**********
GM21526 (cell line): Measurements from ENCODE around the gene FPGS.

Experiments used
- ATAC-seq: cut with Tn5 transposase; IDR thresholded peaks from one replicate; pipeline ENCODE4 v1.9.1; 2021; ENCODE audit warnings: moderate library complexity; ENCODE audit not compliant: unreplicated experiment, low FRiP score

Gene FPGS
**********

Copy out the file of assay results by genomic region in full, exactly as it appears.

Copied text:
GM21526 (cell line): Measurements from ENCODE around the gene FPGS.

Experiments used
- ATAC-seq: cut with Tn5 transposase; IDR thresholded peaks from one replicate; pipeline ENCODE4 v1.9.1; 2021; ENCODE audit warnings: moderate library complexity; ENCODE audit not compliant: unreplicated experiment, low FRiP score

Gene FPGS